(My apologies to anyone who's already heard me ask this question on
Has anyone ever run into any *medieval* source that mentions beads
made out of crushed rose petals?
I'm asking because it is a popular modern notion that medieval
rosaries were made of rose-petal beads, and that this is where
rosaries got their name -- both notions being completely unsupported,
as far as I've been able to find.
Apparently there has been little scholarly work on the actual
physical object, namely the *beads* of the rosary or paternoster, and
their materials, manufacture, arrangement, fastening, et cetera.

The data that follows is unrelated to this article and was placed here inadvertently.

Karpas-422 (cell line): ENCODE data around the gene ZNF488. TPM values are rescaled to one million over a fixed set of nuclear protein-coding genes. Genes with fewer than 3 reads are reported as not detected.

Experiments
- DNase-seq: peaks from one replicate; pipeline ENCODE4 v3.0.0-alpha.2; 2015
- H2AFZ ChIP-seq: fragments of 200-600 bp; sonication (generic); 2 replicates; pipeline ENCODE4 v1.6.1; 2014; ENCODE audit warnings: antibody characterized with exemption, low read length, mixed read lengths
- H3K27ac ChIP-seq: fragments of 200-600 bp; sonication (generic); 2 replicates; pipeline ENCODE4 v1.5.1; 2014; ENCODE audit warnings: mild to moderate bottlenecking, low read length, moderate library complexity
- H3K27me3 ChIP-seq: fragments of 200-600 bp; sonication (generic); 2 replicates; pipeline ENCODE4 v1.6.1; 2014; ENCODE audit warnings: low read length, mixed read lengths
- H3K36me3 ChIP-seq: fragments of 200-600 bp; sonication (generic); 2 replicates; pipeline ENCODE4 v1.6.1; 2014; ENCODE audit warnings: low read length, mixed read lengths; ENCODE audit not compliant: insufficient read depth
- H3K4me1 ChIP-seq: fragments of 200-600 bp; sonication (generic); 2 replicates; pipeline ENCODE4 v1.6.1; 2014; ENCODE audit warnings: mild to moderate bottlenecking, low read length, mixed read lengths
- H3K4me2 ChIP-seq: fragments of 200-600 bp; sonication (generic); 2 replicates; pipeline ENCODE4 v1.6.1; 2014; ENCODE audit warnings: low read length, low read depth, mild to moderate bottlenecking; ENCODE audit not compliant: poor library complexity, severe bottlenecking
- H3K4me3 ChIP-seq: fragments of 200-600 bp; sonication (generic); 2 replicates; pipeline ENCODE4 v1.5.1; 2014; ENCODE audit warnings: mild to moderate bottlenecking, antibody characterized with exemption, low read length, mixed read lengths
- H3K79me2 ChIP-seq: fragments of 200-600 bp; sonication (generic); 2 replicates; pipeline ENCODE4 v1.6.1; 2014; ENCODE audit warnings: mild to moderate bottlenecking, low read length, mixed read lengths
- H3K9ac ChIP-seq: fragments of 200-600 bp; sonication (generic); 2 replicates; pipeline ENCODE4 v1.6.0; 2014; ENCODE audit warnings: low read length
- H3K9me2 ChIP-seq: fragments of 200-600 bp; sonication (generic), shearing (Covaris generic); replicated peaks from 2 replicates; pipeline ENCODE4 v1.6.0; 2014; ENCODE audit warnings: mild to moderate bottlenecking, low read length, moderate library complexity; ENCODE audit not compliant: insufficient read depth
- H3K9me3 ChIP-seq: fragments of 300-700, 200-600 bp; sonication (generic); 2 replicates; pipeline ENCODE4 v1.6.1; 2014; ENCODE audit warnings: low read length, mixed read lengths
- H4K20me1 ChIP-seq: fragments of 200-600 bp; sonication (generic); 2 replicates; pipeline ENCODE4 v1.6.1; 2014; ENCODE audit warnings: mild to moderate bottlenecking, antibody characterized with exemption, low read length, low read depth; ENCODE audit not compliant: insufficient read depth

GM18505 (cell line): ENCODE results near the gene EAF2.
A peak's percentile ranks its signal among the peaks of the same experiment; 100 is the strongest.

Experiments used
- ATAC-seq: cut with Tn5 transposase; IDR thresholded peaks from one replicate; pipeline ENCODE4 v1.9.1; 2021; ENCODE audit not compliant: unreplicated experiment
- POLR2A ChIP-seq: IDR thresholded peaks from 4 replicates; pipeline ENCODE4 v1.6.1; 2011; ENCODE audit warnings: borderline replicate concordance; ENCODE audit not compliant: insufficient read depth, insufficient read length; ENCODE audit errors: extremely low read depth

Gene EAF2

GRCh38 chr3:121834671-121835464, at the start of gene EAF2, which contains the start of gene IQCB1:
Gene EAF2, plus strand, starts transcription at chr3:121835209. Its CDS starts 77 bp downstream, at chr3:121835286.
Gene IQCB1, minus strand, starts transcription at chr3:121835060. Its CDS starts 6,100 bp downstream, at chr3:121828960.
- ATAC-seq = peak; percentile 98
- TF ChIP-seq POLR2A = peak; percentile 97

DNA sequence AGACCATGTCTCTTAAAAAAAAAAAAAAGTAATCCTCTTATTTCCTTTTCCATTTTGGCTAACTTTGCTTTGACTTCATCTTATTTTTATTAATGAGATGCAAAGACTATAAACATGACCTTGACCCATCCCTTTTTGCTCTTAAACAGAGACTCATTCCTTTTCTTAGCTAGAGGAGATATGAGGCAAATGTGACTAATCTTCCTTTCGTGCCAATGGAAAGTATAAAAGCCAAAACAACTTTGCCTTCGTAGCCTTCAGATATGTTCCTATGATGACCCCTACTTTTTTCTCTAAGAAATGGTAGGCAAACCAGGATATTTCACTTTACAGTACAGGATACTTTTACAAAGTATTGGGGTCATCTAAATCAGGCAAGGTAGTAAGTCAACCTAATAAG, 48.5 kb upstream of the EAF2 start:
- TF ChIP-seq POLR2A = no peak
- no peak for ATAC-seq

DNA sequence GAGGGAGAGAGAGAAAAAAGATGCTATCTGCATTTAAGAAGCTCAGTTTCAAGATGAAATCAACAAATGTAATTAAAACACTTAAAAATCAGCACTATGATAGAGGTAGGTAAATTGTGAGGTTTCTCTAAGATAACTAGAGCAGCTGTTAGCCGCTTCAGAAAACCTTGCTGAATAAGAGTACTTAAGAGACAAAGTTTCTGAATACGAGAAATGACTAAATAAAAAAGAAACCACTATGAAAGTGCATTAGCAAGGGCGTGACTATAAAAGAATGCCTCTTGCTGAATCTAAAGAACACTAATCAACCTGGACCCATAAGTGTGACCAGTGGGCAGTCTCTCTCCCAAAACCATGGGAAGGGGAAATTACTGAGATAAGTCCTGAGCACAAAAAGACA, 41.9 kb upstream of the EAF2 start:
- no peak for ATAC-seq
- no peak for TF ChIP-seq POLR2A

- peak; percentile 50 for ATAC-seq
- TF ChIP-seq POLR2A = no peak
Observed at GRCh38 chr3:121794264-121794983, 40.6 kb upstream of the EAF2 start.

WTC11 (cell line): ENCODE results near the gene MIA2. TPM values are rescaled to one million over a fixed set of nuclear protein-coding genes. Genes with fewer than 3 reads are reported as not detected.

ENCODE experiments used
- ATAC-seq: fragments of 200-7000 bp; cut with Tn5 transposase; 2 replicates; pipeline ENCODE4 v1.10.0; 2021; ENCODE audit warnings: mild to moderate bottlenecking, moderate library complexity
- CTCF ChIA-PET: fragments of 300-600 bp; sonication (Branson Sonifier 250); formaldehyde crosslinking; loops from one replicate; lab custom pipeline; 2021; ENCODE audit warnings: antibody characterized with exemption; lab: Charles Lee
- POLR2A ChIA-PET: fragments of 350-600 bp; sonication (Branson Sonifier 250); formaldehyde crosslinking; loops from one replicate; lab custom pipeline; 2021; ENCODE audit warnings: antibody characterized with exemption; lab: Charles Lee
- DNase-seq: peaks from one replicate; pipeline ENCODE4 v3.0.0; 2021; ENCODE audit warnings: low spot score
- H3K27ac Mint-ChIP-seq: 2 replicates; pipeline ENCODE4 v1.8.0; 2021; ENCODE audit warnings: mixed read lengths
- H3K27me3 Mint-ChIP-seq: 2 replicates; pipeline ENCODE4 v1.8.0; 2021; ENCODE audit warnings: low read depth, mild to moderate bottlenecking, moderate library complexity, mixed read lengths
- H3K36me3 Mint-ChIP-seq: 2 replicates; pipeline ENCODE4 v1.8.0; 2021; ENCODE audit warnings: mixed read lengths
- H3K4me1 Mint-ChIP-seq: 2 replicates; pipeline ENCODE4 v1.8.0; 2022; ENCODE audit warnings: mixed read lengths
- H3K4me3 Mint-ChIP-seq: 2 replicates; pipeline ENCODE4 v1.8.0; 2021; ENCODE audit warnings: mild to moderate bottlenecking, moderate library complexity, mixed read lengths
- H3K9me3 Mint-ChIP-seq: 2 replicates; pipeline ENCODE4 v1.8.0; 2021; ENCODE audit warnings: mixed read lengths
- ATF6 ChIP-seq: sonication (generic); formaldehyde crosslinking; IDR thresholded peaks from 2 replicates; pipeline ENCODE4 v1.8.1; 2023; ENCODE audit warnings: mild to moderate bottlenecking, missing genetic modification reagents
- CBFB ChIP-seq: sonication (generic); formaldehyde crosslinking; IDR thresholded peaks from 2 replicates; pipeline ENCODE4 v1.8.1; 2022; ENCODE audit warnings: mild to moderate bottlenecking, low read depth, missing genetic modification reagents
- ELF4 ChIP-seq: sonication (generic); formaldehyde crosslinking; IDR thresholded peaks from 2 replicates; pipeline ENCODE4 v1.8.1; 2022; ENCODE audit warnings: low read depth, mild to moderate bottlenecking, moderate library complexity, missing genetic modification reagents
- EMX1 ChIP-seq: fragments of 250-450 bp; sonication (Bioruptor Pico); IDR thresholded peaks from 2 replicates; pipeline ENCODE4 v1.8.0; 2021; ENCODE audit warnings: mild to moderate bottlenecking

Most, if not all, scholars seem to be focusing exclusively on the
history of the devotional practice (which is fascinating too, of
course), including the recent and very good _Stories of the Rose:
The Making of the Rosary in the Middle Ages_ by Anne Winston-Allen.
Most of the other citations I've seen that even *mention* the actual
beads of the rosary refer to one book, Eithne Wilkins' _The
Rose-Garden Game_ (1969). I can only say that it's not *quite* as bad
as I remember from reading it many years ago. The text *is* rather
heavily into the "mystical East" and a lot of its historical
statements are simply not referenced; I suspect that means that most
of them are unsupported hand-waving. However it *does* have more
pictures of actual rosaries (and rosary paintings) than I've seen
together in one place anywhere else.
Anyway, I've been unable to find any references to beads made of rose
petals before about 1920, and am still looking.